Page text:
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Last Updated: Tuesday, 6 May, 2003, 23:02 GMT 00:02 UK
MPs hospitals list at-a-glance

Here are the main points raised by the Commons health select committee in their report on the government's plans for foundation hospitals.


Will the changes get better treatment for foundation hospital patients?

  • Perpetual reform of the NHS is costly, reinforcing the importance of ensuring scrutiny of new changes.

  • If there have to be legal contracts between primary care trusts (PCTs) and foundation trusts, that could bring extra costs.

  • The plans offer potential for foundation trusts to get more funds, but it is right to limit the amount of private work they can do.

  • The idea of "local ownership" of hospitals gets support, but it is crucial the plans do not raise expectations that cannot be met.

    Public involvement

  • Foundation trusts could face extra bureaucracy, especially as they will be accountable to four separate types of organisations.

  • There should be national minimum standards for how many members of the public should be involved in the trusts. Trust membership must be available to disadvantaged groups.

  • Systems for determining the democratic accountability of trusts should not be left completely to individual trusts. That could lead to a system of patient and public involvement that is "fragmented, confusing and inequitable".

  • Clarity is needed on whether trust members can veto proposals by the trust through a referendum.

  • More guidelines are needed on what happens if there are disputes on the trusts' board of governors.

  • Major concerns about different arrangements for patient and public involvement in foundation trusts and in other NHS trusts.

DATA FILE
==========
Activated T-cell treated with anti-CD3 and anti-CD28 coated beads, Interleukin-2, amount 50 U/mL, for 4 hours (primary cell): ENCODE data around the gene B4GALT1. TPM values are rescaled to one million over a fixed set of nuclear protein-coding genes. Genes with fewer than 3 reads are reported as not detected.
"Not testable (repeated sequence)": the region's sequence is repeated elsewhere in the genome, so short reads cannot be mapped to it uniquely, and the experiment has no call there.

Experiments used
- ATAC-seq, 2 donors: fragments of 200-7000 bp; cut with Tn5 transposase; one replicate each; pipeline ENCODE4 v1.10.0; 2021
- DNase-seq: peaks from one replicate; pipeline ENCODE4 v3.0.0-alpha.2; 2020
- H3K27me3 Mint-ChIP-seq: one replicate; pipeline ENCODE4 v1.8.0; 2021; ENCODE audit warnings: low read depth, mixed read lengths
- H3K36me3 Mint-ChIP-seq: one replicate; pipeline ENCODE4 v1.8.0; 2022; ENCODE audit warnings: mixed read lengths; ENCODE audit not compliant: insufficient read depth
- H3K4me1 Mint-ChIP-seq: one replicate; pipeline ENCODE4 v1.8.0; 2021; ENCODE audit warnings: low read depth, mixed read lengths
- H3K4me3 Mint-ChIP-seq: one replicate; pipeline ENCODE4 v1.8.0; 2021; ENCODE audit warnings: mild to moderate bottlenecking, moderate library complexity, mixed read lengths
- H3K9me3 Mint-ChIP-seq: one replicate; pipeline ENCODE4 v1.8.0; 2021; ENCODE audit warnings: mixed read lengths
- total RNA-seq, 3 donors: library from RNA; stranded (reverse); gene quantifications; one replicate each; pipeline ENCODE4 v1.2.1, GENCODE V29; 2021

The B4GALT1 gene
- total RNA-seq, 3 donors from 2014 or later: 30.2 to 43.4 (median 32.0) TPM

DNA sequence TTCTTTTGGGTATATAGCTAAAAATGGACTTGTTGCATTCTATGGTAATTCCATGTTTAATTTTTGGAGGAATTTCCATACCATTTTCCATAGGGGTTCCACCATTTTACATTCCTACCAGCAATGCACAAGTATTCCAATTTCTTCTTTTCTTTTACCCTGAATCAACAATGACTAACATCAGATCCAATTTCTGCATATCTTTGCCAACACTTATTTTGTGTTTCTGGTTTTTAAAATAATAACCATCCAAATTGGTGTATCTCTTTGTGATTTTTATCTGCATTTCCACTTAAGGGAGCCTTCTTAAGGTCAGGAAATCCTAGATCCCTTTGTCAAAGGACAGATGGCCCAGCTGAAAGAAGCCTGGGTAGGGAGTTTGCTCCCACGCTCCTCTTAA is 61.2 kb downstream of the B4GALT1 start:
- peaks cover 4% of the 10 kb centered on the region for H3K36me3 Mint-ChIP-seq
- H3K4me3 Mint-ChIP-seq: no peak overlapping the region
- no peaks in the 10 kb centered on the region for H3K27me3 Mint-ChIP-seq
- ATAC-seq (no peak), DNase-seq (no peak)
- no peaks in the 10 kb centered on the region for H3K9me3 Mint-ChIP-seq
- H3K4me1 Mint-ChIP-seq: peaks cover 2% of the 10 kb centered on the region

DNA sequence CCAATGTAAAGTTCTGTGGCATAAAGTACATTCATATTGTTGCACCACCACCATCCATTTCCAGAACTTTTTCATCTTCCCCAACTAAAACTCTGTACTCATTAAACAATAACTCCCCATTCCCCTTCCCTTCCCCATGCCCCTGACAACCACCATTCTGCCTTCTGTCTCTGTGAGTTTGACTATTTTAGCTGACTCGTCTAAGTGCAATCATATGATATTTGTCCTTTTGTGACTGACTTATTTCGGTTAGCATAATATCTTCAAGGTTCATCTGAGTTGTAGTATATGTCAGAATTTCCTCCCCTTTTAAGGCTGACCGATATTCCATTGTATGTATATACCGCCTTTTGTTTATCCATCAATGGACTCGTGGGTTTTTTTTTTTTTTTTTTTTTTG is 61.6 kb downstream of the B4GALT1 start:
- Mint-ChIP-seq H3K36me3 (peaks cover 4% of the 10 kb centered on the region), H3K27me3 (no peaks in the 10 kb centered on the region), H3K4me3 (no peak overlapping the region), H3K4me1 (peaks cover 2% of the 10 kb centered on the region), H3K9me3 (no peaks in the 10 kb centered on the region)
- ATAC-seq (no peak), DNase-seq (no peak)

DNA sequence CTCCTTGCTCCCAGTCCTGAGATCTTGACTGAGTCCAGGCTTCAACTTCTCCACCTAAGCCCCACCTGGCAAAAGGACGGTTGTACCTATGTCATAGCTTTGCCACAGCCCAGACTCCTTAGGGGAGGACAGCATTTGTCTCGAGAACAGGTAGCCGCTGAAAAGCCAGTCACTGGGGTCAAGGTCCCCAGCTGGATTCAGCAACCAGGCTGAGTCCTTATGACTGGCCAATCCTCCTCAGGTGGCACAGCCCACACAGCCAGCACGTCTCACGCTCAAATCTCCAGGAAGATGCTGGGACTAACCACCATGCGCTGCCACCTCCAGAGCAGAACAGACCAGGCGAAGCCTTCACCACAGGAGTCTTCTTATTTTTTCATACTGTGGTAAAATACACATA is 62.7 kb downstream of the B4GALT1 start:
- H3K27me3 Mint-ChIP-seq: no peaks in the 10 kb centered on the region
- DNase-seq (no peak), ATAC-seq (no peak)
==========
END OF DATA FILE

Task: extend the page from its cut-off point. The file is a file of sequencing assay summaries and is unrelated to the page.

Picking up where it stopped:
Implications for the rest of the NHS

  • Clarity is needed on how trusts can show the required support for getting foundation status. There is a risk of either costly and lengthy consultations or a tokenistic "charade" of asking public opinion.

  • Foundation hospitals should be subject to the same performance ratings as the rest of the NHS.

  • Performance ratings should be as "accurate and sophisticated" as possible. The contradiction between stars being used to grant foundation status, but not to take it away, should be addressed.

  • The government is piloting foundation hospitals among the top trusts. But there should be an additional trial where all trusts in an area are made foundation hospitals to test the scheme's long-term viability.

    Safeguards

  • There must be a balance of power between primary care trusts, covering family doctors and other primary services, and secondary services like hospitals.

  • Safeguards are needed to ensure foundation trusts do not abuse a monopoly position - either by a cumbersome legal process restricting primary care trusts' flexibility, or by expanding services so much that patients have no viable choice.

  • Care is needed over the potential of foundation trusts to change the distribution of hospital services.

  • Stronger safeguards are needed to protect other parts of the NHS from "staff poaching" by foundation hospitals.

  • More needed to reassure non-foundation trusts that they will not lose out on capital funds because the foundation trusts borrow against the Department of Health's spending limits.

  • Plans need to ensure foundation trusts do not undermine the government's determination to reduce inequality in the NHS.

    Inequities?

  • Government hopes for all NHS trusts to have foundation status within four or five years may be "too ambitious". Since the introduction of the star ratings system, 70% of trusts' performance has remained static or fallen.

  • Early foundation trusts will attract more resources, and possibly more and better calibre staff. This may be at the expense of worse performing hospitals.

  • Detailed monitoring needed to assess the impact of reforms and identify problems as they emerge.

  • Government should consider ways of making trusts, including primary care trusts, more democratic, with or without the freedoms of foundation status.




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